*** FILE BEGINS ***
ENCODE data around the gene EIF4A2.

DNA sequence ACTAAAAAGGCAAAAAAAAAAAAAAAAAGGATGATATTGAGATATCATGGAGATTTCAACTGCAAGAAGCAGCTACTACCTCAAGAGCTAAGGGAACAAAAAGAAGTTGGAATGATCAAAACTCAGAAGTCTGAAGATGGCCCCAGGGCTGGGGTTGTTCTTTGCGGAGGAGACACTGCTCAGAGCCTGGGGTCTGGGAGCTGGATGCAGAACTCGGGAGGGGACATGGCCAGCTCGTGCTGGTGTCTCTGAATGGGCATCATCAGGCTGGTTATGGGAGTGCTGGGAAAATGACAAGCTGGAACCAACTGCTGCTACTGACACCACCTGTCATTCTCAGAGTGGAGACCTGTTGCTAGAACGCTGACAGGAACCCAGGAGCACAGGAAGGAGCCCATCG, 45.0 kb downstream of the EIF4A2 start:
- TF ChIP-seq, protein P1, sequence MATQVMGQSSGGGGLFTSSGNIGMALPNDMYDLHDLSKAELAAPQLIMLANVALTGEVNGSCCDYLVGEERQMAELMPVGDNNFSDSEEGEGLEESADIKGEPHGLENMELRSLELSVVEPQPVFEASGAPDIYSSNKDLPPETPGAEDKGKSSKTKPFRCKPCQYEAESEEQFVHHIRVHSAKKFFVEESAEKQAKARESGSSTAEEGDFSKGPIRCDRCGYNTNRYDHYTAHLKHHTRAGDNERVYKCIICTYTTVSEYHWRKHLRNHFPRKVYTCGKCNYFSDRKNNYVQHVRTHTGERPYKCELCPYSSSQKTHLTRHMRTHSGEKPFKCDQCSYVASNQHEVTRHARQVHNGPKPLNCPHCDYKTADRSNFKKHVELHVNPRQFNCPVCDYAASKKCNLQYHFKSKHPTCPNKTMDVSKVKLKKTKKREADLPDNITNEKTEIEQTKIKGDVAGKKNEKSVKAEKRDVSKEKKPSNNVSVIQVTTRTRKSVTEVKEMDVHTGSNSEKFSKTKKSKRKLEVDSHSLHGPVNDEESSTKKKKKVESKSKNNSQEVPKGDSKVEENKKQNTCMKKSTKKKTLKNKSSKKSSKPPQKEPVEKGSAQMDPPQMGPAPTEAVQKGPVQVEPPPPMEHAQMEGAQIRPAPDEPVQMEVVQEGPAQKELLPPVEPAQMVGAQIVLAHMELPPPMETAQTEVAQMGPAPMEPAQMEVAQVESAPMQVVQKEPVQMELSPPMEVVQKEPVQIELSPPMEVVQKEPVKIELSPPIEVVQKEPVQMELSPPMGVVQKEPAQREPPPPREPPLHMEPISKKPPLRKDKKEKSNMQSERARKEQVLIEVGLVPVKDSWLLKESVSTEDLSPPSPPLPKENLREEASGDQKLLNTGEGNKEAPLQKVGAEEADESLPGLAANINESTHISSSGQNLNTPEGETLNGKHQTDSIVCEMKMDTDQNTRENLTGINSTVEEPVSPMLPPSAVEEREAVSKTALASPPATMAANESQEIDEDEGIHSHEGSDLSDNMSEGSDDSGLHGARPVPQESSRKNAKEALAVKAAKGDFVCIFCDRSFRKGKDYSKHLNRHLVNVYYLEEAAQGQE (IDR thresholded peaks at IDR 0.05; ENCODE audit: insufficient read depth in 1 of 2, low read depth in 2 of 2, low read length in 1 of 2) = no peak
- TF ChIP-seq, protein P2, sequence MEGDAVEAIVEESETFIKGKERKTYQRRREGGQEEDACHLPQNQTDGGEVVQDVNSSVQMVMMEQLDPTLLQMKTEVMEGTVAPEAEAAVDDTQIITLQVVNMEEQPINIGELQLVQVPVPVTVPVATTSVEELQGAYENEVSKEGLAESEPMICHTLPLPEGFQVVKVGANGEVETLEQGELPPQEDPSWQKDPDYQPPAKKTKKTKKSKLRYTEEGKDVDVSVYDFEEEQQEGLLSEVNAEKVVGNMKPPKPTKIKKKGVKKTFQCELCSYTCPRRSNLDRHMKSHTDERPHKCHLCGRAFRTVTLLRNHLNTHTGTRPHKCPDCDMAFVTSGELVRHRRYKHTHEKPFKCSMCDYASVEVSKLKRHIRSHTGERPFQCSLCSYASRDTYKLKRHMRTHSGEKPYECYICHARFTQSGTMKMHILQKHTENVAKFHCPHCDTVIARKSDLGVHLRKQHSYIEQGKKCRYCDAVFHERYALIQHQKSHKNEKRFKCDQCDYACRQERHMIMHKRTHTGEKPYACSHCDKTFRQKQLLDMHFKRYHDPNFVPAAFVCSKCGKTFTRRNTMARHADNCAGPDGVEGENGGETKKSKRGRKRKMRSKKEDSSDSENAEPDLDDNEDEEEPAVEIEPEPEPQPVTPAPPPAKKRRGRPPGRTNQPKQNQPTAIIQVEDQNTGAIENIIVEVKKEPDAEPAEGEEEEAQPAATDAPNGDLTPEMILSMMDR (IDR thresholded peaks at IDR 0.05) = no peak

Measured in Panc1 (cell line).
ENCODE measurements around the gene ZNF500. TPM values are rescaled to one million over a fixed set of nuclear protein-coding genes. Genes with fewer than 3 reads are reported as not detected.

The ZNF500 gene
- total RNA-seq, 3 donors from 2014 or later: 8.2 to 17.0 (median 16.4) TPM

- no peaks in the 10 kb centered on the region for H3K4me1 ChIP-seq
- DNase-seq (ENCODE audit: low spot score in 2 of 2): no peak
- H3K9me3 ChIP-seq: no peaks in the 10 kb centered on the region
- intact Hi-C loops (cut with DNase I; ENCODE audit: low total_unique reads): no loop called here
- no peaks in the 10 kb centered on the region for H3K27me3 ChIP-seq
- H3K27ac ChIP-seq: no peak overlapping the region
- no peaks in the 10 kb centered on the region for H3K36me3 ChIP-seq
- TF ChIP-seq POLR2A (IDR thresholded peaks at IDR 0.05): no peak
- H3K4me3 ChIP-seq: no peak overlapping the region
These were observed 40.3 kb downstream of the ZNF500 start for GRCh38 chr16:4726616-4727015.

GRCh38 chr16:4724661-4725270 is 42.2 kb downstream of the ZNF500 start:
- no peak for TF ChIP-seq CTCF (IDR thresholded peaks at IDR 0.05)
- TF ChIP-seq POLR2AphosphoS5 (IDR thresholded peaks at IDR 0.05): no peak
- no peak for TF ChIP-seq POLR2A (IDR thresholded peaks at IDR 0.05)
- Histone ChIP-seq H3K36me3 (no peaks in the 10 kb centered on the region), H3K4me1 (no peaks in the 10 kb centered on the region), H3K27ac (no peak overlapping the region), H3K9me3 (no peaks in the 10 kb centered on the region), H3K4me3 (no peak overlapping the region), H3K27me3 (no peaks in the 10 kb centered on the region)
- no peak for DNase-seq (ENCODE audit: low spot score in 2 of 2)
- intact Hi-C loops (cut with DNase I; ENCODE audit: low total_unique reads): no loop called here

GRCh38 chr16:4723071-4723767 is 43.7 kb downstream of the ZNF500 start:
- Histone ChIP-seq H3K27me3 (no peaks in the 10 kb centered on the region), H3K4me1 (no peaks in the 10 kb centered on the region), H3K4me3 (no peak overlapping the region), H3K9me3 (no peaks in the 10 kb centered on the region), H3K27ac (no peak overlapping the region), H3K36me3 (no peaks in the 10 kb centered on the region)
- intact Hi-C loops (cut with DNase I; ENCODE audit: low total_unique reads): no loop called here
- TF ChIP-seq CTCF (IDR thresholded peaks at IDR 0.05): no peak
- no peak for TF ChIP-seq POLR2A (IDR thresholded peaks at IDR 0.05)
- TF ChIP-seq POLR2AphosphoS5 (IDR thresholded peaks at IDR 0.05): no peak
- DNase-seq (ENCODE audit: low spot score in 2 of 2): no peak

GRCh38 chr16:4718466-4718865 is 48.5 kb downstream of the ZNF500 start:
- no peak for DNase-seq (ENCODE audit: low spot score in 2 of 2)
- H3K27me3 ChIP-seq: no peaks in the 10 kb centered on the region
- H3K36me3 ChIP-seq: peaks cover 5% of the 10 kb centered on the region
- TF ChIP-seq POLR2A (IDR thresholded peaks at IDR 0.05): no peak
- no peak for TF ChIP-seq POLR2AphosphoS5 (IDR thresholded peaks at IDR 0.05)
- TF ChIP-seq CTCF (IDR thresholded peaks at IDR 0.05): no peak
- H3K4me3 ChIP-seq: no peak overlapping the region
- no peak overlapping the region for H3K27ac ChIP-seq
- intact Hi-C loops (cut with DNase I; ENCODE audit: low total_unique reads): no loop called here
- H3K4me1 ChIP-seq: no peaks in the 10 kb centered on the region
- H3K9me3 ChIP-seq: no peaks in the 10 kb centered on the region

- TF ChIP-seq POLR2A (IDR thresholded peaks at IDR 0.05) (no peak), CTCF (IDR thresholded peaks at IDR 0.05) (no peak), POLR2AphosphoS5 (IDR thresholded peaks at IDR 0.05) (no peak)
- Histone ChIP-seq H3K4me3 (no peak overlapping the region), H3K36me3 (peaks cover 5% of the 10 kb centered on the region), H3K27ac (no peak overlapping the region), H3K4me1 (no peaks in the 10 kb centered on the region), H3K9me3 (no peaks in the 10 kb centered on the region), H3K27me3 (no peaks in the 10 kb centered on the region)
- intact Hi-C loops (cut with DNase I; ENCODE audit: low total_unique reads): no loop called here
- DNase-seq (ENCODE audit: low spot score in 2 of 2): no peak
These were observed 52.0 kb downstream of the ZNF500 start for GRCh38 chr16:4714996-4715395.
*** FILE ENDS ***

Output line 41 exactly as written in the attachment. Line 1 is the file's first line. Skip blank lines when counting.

- no peak overlapping the region for H3K27ac ChIP-seq